Real optimization implies something outside of making it faster, more streamlined or removing obstructing elements such as code or website structure. It also covers the necessity for compelling and skillful writing to entice an emotional response from a prospect, which in turn leads to (the end result) higher more relevant traffic, higher sales conversions, more RSS subscriptions or readers to your blog, higher generation of leads or whatever the purpose of that page is.
Write for the reader not just the search engine
If you are concerned about how to get the page to move up in the search results, then you can always build links to increase your rankings, but, even if you do manage to break the top 10 with a weak title that won’t convert, what is the point?
Not to say that I have not fallen prey to sculpting the message to accomplish higher rankings (based on keyword placement and relevance) as opposed to realizing that ultimately it is the human reader who decides to take action or dismiss your listing.
In conclusion: The more frequently you refresh your content and the more relevant your titles and tags are the higher your pages will rank for your main keywords. It is possible to rank for terms that are sparsely on your pages (we will cover that tactic in a later post) but for natural 1st line, organic traffic, you want your on page factors to have all of the right ingredients to at least get your pages in the ball park *the top 30 results. From the top 30 you should be able to apply tweaks, build links or find the magic authority link to put you in the top 10.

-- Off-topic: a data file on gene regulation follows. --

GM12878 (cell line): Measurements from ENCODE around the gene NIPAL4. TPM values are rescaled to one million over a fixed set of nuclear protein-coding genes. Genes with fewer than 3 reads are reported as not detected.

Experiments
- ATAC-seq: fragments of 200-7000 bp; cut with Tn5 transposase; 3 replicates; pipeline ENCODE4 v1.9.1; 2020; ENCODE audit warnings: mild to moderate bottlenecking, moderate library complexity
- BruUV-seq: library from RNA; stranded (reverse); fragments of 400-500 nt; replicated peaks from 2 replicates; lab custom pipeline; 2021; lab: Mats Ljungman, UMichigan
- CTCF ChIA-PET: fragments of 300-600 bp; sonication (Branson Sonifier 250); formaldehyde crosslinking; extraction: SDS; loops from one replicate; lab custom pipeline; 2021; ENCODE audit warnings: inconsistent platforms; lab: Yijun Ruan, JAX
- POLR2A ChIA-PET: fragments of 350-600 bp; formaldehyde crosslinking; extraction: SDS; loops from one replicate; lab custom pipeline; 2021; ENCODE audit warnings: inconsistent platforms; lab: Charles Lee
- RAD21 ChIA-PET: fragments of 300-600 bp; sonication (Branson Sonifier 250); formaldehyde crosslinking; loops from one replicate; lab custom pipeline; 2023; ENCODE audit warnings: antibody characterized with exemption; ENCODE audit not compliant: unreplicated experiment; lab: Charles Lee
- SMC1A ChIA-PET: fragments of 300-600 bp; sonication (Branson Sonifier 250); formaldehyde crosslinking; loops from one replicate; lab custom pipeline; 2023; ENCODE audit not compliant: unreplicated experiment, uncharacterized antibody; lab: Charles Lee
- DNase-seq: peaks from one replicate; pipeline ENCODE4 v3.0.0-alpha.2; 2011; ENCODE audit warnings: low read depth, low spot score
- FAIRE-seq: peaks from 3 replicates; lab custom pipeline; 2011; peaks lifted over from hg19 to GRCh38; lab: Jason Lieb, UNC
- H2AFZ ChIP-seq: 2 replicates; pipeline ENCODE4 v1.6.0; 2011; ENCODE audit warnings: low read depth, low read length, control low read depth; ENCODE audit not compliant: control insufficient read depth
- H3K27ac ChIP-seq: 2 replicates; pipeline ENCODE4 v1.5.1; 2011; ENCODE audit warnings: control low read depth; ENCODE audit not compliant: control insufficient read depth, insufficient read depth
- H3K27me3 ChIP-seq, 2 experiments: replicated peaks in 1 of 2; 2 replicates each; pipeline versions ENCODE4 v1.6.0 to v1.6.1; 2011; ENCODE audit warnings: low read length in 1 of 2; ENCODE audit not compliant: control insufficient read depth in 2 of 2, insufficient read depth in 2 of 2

Since traffic is the goal, cut to the chase and keep it short, succinct and relevant which will serve two unique purposes.
1. The people you want to find you (the real decision makers) will have the highest regard for your offer and your pages if they are professional, clear, punchy and to the point.
2. When the cyclical spike to the top 10 pushes your listing off the front page and the long tail of search kicks in, you will still be on top of the game as the keywords you chose will convert even higher amidst scattered search results from pages offering so many choices. Simply and sweet leaves nothing to the imagination, that way you get the highest possible returns with the least amount of hype.